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Presentation by Laura Ruschman at the Symposium on Information and Technology in the Arts and Humanities (April 22 & 23, 2015). The Symposium was sponsored by the Special Interest Groups for the Arts and Humanities (SIG AH) and Visualization, Images, and Sound (SIG VIS) of the Association for Information Science and Technology (ASIS&T).
Traditionally, academic library systems have used institutional repositories to preserve, collect, and provide access to scholarly work produced by those comprising their respective university community. This places libraries near the end of the total information lifecycle, acting in the roles of secondary distributors and collectors. By better utilizing institutional repository software, academic libraries are able to go beyond these roles and instead act as a participant in the creation and distribution of scholarly work. Institutional repositories now have the ability to turn libraries into digital publishers. This is particularly important for humanities scholars, a group that is still largely dependent on the traditional publishing model for sharing scholarly information. By embracing institutional repositories and digital publishing, humanities scholars will be encouraged to reconsider what defines a scholarly work in the 21st century, which may then lead to new methods for creating and sharing scholarly information in a digital environment.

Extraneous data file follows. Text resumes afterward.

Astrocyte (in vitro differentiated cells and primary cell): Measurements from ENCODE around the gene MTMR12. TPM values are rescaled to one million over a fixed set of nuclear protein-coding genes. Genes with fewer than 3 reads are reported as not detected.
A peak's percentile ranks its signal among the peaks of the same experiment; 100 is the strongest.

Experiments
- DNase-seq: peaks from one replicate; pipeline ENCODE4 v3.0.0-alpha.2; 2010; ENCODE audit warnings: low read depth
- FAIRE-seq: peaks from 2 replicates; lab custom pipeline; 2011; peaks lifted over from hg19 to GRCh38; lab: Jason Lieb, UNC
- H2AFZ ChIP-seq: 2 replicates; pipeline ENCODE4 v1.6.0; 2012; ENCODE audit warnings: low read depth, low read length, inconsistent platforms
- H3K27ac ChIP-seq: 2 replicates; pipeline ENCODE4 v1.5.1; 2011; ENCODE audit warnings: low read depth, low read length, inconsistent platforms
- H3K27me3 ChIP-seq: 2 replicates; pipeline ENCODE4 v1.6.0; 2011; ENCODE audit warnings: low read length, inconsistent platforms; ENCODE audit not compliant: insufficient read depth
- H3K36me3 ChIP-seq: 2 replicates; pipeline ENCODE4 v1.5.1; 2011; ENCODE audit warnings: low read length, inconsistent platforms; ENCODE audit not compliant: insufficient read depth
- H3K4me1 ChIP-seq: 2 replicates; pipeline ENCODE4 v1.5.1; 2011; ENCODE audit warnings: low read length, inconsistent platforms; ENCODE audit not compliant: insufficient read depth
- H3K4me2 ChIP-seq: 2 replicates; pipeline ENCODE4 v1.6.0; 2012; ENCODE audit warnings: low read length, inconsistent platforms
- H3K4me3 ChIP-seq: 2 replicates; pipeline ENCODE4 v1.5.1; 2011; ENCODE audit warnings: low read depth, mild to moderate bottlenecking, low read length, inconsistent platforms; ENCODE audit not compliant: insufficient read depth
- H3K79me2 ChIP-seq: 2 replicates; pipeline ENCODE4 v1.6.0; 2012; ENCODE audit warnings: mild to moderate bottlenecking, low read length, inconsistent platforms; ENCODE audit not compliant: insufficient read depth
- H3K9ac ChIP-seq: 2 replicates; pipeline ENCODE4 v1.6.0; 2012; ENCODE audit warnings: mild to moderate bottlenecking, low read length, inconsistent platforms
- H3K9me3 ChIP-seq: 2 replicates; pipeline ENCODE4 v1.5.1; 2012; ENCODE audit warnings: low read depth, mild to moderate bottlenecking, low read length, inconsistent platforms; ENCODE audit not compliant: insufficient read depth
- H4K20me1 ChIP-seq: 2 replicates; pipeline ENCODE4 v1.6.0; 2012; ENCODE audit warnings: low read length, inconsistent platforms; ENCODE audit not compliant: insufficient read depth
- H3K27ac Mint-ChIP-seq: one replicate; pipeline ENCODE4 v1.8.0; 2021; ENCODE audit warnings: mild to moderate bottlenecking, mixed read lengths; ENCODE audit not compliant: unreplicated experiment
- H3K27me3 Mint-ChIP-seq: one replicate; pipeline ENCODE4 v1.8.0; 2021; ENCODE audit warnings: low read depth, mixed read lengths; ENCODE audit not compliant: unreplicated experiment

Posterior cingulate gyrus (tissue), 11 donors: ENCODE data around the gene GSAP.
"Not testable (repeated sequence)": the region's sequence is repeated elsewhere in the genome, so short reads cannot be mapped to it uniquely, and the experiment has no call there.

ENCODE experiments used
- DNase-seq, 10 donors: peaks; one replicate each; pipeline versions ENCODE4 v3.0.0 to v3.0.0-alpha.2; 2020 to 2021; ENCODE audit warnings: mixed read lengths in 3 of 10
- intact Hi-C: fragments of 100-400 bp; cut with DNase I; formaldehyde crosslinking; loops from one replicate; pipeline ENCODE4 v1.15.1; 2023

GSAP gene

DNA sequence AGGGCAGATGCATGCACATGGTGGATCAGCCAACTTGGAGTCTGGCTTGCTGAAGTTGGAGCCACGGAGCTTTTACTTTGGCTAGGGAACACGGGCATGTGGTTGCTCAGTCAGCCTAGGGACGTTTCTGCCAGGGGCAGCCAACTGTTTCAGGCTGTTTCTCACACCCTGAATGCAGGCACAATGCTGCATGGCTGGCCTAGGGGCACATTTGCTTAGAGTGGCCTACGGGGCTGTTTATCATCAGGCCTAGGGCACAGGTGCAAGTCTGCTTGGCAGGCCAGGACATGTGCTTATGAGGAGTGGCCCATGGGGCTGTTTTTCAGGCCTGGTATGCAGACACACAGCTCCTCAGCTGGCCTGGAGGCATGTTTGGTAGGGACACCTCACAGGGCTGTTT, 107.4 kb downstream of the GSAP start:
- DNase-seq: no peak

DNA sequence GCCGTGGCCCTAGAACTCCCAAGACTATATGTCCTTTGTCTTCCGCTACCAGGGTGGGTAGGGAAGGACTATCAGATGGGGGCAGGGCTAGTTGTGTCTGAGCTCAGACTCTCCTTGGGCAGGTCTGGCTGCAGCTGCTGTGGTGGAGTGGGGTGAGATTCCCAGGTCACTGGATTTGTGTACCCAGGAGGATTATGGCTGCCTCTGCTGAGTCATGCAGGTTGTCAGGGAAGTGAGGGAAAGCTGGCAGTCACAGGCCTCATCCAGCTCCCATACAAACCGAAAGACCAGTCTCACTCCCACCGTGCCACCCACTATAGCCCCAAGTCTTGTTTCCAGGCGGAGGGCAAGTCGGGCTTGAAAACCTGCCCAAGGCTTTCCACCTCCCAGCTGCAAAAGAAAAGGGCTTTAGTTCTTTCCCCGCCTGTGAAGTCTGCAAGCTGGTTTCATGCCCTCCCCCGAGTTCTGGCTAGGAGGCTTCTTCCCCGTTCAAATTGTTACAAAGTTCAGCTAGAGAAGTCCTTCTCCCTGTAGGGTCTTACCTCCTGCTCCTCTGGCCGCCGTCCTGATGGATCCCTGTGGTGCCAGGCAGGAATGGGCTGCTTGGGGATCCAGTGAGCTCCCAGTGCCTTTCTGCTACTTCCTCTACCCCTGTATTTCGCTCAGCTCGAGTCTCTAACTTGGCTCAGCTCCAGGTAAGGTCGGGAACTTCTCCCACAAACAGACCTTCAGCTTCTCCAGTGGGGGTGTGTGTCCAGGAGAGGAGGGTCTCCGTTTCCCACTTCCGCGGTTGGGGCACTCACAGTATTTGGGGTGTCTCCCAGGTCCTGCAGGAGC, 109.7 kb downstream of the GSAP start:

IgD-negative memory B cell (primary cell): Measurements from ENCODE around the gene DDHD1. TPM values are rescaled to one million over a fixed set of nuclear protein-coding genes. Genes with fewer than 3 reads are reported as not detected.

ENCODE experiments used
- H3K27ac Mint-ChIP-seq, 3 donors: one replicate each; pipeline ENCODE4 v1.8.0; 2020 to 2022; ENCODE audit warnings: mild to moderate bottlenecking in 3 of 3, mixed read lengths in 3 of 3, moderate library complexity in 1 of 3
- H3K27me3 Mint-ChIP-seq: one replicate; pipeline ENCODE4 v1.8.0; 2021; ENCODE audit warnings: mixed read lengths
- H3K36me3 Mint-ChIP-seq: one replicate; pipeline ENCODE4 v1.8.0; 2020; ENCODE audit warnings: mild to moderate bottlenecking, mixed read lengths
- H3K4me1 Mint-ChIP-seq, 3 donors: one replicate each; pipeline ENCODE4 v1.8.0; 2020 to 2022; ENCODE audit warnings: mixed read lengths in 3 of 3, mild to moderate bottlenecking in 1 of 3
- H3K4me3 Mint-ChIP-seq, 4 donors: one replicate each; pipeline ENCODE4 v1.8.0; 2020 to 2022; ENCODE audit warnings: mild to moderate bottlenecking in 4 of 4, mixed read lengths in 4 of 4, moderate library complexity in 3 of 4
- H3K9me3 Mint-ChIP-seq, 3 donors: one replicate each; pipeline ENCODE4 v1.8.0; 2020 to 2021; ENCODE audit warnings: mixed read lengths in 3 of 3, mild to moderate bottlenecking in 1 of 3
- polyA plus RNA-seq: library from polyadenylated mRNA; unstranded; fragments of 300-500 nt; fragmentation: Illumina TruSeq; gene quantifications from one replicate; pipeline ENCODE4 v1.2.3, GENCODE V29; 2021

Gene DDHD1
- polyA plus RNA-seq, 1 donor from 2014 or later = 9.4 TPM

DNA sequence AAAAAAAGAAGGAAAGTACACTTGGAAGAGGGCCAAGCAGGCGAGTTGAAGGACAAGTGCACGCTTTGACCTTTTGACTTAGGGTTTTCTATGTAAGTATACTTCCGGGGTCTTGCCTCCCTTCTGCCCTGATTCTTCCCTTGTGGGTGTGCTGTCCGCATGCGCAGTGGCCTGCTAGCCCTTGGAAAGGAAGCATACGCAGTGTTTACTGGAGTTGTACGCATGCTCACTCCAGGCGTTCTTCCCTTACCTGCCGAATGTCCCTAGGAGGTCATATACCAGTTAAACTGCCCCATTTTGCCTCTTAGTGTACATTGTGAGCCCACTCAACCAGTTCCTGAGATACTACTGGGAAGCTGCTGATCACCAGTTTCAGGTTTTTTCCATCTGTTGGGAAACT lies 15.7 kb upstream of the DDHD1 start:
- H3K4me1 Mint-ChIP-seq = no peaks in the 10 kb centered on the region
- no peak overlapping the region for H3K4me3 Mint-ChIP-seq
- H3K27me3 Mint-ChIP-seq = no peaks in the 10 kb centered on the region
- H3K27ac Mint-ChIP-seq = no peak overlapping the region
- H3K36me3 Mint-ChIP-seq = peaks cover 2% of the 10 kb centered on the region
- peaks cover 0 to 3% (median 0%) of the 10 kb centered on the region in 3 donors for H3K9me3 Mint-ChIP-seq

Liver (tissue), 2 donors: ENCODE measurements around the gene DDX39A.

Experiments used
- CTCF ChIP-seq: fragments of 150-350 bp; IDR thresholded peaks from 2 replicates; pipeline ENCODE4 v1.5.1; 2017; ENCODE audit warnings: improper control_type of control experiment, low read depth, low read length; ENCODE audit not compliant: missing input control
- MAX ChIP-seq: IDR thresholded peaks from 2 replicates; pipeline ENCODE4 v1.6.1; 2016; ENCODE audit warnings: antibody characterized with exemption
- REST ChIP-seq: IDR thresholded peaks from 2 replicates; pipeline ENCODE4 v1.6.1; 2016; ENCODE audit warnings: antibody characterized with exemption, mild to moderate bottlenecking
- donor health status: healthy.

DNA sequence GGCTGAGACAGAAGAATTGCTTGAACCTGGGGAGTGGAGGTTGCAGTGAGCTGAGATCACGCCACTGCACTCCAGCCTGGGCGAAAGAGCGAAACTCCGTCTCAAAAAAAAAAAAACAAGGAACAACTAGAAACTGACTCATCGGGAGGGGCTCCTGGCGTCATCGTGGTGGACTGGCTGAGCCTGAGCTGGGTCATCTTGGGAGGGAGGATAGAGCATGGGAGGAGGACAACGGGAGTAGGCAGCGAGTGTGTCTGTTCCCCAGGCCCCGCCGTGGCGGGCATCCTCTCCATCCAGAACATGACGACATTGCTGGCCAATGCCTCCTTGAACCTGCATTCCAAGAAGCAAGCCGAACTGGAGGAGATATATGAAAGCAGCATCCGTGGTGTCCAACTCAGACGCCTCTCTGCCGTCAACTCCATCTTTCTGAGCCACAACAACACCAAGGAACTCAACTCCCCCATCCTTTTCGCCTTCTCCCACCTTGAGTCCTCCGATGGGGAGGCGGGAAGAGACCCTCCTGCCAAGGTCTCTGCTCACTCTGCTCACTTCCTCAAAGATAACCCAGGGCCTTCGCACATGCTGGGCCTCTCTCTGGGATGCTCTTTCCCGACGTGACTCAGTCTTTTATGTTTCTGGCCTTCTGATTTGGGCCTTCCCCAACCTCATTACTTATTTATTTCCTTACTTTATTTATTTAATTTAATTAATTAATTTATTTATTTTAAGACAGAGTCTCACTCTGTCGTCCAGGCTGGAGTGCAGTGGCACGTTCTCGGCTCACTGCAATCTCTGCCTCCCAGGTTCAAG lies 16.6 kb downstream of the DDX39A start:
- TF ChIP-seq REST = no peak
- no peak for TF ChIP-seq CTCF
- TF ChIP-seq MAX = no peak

Laura Ruschman is currently finishing her Master's in Library and Information Science from Wayne State University, in Detroit, MI, with a specialization in Digital Content Management; she will be graduating in May 2015. While earning her MLIS, Laura interned with the Wayne State University Press and the Digital Publishing department of the Wayne State Library System, where she helped digitize and manage scholarly journals in Wayne State's institutional repository (Digital Commons), and thereafter became intensely interested in the intersection between academic libraries, digital content, and scholarly publishing. Laura holds bachelor degrees in English Literature and Journalism from Miami University, and a Certificate in Publishing from New York University, and recently accepted a position as a Content Digitization Project Manager at Cengage Learning.
All of the Symposium recordings can be viewed at: https://www.youtube.com/playlist?list=PL2v-vQy9W5DePg7QSKABGmuVzCXpVkeTh
Slides can be downloaded from: http://figshare.com/authors/Symposium_on_Information_and_technolology_in_the_arts_and_humanities/740215
Symposium on Information and Technology in the Arts and Humanities (ASIS&T SIG AH and SIG VIS)
Digital Humanities, Information Science, Library Science, Information Technology, ASIS&T, scholarly communication, institutional repositories, Association for Information Science and Technology
Digital Humanities | Library and Information Science | Scholarly Communication | Scholarly Publishing
Ruschman, L. M. (2015). Institutional repositories and the humanities: A new collaborative model for scholarly publishing. Retrieved from http://scholarworks.sjsu.edu/sjsuasist/48